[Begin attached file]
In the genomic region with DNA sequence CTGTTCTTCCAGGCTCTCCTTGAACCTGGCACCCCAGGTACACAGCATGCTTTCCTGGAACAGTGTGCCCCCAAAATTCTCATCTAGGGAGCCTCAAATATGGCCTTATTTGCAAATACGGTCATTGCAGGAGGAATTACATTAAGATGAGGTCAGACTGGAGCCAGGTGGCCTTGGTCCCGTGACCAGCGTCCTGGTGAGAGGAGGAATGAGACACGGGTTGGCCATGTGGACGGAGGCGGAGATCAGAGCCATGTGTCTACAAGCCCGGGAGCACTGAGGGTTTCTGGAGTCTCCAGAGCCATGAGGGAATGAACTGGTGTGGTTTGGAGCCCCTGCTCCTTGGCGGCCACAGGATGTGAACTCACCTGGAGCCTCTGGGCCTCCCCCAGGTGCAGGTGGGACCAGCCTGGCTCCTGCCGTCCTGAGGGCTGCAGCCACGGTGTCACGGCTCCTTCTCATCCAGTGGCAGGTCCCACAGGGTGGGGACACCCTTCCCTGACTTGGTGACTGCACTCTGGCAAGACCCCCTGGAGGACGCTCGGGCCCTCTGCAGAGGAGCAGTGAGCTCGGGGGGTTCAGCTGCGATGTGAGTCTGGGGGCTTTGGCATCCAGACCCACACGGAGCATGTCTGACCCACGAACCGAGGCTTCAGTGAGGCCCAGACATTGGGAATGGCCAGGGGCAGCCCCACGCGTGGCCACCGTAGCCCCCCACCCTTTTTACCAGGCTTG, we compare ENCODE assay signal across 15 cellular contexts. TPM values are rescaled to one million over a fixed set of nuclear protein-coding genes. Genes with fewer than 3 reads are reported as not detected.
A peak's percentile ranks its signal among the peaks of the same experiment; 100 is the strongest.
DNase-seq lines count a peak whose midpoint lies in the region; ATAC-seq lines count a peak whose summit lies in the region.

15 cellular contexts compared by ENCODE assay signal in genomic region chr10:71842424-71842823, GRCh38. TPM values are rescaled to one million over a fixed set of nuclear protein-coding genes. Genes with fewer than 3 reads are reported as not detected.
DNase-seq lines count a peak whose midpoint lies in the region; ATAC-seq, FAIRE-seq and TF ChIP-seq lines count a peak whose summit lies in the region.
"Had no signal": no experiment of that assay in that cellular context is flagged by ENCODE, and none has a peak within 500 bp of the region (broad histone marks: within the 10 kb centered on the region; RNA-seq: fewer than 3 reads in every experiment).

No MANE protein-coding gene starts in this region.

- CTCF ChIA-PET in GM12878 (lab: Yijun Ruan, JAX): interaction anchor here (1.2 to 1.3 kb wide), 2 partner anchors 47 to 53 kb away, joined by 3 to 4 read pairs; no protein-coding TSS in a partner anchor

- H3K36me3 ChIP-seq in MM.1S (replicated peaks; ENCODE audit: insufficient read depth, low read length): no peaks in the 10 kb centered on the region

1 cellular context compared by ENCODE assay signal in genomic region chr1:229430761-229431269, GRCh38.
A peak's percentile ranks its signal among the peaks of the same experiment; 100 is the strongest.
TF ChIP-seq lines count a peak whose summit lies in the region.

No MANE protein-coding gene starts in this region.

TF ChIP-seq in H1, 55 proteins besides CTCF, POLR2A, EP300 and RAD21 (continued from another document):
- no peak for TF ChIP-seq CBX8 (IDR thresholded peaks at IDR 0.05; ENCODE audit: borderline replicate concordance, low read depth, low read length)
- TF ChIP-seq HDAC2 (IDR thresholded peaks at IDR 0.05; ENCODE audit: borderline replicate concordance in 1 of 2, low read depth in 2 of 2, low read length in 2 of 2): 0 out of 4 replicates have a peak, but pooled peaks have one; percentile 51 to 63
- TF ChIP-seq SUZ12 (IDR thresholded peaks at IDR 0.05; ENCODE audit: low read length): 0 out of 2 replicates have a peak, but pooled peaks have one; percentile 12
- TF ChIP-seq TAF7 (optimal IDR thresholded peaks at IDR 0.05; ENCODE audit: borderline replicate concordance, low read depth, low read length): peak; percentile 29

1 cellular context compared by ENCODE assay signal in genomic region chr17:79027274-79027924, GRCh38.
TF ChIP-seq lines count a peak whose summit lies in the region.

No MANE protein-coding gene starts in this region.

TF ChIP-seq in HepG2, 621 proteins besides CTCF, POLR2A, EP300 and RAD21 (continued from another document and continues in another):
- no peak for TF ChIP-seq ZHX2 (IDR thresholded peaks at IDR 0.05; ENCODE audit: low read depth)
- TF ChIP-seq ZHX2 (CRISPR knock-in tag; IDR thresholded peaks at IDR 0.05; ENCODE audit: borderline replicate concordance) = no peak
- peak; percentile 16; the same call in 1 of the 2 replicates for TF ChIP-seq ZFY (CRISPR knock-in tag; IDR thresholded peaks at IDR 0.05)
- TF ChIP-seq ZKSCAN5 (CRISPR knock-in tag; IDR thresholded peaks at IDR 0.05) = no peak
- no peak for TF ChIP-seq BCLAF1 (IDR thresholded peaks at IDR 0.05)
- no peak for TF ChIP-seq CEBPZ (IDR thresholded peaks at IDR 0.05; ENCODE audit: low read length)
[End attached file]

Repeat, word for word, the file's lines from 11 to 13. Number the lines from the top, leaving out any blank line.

A peak's percentile ranks its signal among the peaks of the same experiment; 100 is the strongest.
TF ChIP-seq lines count a peak whose summit lies in the region.

No MANE protein-coding gene starts in this region.